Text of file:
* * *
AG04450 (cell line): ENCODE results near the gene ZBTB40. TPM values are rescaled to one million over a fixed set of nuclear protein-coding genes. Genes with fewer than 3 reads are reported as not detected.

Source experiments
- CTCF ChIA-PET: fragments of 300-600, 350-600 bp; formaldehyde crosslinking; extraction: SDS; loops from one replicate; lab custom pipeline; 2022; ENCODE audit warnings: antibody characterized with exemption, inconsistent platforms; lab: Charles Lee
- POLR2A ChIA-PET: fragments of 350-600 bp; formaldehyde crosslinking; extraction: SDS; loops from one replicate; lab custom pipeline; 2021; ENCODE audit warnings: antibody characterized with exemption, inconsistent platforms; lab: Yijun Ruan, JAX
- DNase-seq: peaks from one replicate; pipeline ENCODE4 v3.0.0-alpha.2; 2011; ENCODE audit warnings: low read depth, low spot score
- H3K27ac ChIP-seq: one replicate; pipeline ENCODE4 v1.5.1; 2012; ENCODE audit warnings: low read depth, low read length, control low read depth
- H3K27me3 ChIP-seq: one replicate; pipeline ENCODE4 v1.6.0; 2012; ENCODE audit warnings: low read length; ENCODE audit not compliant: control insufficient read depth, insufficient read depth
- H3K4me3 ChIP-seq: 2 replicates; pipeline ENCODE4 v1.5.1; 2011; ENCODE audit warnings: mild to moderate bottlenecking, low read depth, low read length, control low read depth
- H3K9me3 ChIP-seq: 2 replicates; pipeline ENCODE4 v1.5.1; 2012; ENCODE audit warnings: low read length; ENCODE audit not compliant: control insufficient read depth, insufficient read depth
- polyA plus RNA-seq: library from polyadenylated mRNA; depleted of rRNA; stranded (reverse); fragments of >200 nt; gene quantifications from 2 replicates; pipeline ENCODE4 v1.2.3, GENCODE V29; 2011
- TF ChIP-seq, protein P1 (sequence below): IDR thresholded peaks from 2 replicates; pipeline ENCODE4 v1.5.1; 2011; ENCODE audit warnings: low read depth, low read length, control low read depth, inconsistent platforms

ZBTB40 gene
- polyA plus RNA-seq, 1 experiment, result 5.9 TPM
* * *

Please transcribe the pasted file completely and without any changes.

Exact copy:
AG04450 (cell line): ENCODE results near the gene ZBTB40. TPM values are rescaled to one million over a fixed set of nuclear protein-coding genes. Genes with fewer than 3 reads are reported as not detected.

Source experiments
- CTCF ChIA-PET: fragments of 300-600, 350-600 bp; formaldehyde crosslinking; extraction: SDS; loops from one replicate; lab custom pipeline; 2022; ENCODE audit warnings: antibody characterized with exemption, inconsistent platforms; lab: Charles Lee
- POLR2A ChIA-PET: fragments of 350-600 bp; formaldehyde crosslinking; extraction: SDS; loops from one replicate; lab custom pipeline; 2021; ENCODE audit warnings: antibody characterized with exemption, inconsistent platforms; lab: Yijun Ruan, JAX
- DNase-seq: peaks from one replicate; pipeline ENCODE4 v3.0.0-alpha.2; 2011; ENCODE audit warnings: low read depth, low spot score
- H3K27ac ChIP-seq: one replicate; pipeline ENCODE4 v1.5.1; 2012; ENCODE audit warnings: low read depth, low read length, control low read depth
- H3K27me3 ChIP-seq: one replicate; pipeline ENCODE4 v1.6.0; 2012; ENCODE audit warnings: low read length; ENCODE audit not compliant: control insufficient read depth, insufficient read depth
- H3K4me3 ChIP-seq: 2 replicates; pipeline ENCODE4 v1.5.1; 2011; ENCODE audit warnings: mild to moderate bottlenecking, low read depth, low read length, control low read depth
- H3K9me3 ChIP-seq: 2 replicates; pipeline ENCODE4 v1.5.1; 2012; ENCODE audit warnings: low read length; ENCODE audit not compliant: control insufficient read depth, insufficient read depth
- polyA plus RNA-seq: library from polyadenylated mRNA; depleted of rRNA; stranded (reverse); fragments of >200 nt; gene quantifications from 2 replicates; pipeline ENCODE4 v1.2.3, GENCODE V29; 2011
- TF ChIP-seq, protein P1 (sequence below): IDR thresholded peaks from 2 replicates; pipeline ENCODE4 v1.5.1; 2011; ENCODE audit warnings: low read depth, low read length, control low read depth, inconsistent platforms

ZBTB40 gene
- polyA plus RNA-seq, 1 experiment, result 5.9 TPM